The prefix “e” (for electronic) is used everywhere these days: e-commerce, eBay, and so on. Maybe it’s time to thwart a deadly disease with an eBola strategy using telemedicine.
In a recent article in EHR Intelligence, InTouch chairman and CEO Yulun Wang made a simple yet profound observation about healthcare’s so-called “triple aim”: the only way to increase access, improve quality and lower costs is with telemedicine.
In his view, telemedicine has a vital role to play in both preventive care and acute care. Telehealth technology helps monitor patients with chronic diseases, making it easier to prevent problems before they spiral out of control. And when acute care is needed, telemedicine helps ensure that the right expertise gets to the right place at the right time.
Here’s how telemedicine – and only telemedicine – can achieve the triple aim in the fictional community of Needadoc, Idaho, population: 700.
Access and Quality – In Needadoc, the nearest neurologist is 280 miles away. It would take four hours to transport a stroke patient that far, which means that tPA could not be administered on arrival. But with telemedicine, the patient can be seen by a topnotch neurologist in a matter of minutes – without even leaving town.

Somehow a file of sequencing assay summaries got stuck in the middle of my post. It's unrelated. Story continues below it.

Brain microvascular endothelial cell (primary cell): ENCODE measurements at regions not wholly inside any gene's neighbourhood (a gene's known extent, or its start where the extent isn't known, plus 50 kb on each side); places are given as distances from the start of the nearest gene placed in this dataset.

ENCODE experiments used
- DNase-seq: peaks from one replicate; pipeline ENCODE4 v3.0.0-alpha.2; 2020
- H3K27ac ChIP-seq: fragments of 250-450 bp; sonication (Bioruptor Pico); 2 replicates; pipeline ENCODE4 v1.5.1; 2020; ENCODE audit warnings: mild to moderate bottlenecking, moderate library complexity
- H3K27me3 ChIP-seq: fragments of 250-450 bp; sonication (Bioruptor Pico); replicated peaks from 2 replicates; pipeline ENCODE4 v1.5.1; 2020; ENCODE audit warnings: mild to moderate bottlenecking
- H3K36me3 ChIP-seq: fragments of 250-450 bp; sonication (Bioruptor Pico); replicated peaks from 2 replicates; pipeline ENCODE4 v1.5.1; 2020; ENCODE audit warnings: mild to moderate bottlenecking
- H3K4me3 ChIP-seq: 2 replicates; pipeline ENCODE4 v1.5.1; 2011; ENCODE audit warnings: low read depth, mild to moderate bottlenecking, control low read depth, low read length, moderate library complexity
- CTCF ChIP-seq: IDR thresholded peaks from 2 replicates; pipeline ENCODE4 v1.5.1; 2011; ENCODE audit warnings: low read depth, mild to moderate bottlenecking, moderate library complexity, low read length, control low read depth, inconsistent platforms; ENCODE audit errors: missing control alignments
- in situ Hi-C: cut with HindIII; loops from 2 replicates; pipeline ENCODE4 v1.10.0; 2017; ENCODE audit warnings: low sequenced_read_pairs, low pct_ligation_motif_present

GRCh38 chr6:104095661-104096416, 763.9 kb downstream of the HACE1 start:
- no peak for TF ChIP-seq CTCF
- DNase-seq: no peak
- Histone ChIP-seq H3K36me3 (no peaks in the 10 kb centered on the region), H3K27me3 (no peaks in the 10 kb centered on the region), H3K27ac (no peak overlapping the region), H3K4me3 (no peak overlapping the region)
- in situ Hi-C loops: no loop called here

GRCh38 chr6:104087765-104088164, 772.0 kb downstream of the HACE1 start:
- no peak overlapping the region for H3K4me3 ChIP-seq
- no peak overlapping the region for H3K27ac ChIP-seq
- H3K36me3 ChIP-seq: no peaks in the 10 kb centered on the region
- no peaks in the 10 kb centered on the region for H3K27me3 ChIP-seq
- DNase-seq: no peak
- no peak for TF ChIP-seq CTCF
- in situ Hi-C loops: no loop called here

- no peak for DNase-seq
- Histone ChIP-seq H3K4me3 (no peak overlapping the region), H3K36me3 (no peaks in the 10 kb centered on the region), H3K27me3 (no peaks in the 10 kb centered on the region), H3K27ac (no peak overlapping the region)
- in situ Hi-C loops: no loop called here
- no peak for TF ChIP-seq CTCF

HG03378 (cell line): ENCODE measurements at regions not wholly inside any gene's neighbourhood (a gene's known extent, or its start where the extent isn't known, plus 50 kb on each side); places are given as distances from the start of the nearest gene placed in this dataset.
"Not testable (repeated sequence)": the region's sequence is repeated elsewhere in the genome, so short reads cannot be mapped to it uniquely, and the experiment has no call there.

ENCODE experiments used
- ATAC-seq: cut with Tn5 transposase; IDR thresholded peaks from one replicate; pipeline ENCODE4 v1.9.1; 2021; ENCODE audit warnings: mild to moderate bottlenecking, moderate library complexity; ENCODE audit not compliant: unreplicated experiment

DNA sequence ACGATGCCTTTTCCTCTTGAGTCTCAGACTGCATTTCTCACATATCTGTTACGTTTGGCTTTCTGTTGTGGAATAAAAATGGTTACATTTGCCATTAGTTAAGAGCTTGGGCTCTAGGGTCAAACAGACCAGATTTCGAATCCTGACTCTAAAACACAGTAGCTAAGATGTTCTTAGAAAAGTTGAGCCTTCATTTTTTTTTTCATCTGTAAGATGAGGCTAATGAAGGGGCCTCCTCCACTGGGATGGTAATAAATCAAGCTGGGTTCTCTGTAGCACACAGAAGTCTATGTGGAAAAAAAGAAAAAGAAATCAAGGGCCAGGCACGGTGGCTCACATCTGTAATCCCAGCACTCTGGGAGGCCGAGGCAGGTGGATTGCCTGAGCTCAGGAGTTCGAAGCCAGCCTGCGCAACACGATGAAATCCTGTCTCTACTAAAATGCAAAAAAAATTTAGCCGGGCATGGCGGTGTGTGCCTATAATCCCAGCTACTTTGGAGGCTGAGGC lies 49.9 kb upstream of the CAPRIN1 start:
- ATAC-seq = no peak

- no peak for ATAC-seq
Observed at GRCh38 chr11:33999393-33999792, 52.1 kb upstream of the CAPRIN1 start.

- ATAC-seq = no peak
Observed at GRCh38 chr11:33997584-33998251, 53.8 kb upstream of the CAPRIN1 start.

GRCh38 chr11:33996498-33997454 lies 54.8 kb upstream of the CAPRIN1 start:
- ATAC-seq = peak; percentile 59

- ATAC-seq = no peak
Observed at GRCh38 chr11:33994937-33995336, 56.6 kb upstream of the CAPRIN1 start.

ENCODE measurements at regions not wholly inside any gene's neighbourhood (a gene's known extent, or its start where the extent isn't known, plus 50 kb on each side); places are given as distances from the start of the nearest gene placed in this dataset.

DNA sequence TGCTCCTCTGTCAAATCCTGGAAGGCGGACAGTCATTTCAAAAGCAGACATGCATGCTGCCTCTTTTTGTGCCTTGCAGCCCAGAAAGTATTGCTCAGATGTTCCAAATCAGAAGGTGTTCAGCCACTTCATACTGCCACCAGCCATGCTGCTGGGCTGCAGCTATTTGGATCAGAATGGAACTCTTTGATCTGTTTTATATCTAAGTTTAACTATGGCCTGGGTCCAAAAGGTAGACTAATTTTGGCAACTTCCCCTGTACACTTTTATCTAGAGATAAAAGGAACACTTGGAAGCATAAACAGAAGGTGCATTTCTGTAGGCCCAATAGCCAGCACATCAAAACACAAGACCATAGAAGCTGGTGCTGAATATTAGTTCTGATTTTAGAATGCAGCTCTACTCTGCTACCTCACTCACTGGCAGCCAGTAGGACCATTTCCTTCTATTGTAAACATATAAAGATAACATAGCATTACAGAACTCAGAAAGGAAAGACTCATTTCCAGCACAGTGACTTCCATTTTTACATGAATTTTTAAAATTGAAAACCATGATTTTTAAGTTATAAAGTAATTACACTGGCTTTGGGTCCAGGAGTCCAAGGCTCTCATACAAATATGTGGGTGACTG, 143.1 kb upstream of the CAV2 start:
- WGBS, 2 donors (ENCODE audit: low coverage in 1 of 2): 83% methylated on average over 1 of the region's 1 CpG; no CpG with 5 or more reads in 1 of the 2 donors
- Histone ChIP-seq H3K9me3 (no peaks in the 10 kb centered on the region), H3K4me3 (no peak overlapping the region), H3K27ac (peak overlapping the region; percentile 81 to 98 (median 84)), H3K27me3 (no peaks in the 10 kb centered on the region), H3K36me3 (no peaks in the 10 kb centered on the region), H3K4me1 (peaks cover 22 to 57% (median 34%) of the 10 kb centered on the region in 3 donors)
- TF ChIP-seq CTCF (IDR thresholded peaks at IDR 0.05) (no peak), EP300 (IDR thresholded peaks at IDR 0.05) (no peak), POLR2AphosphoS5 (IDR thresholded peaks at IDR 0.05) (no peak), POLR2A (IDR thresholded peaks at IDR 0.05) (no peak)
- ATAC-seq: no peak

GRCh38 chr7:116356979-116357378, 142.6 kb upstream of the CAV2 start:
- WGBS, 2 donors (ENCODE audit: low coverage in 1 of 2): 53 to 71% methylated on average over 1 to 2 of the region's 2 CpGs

Cost – Many rural hospitals have become “stabilize and ship” facilities. If they lack the expertise to provide care locally, Medicare (or other payers) must foot the bill for transporting patients to a larger hospital. But with telemedicine, the patient gets high-quality care close to home. Transport costs drop dramatically, and more revenue stays in the community hospital. Tertiary care hospitals benefit financially, too, by avoiding the cost of treating transported patients who don’t require admission.
Whether you call it “value-based care” or “triple aim,” there’s simply no way to get there if you take telemedicine out of the equation.
The Federation of State Medical Boards (FSMB) recently released its final version of an interstate medical licensure compact that makes it faster and easier for physicians to get licensure in multiple states. Although the compact doesn’t meet all of ATA’s goals, it’s certainly a step in the right direction.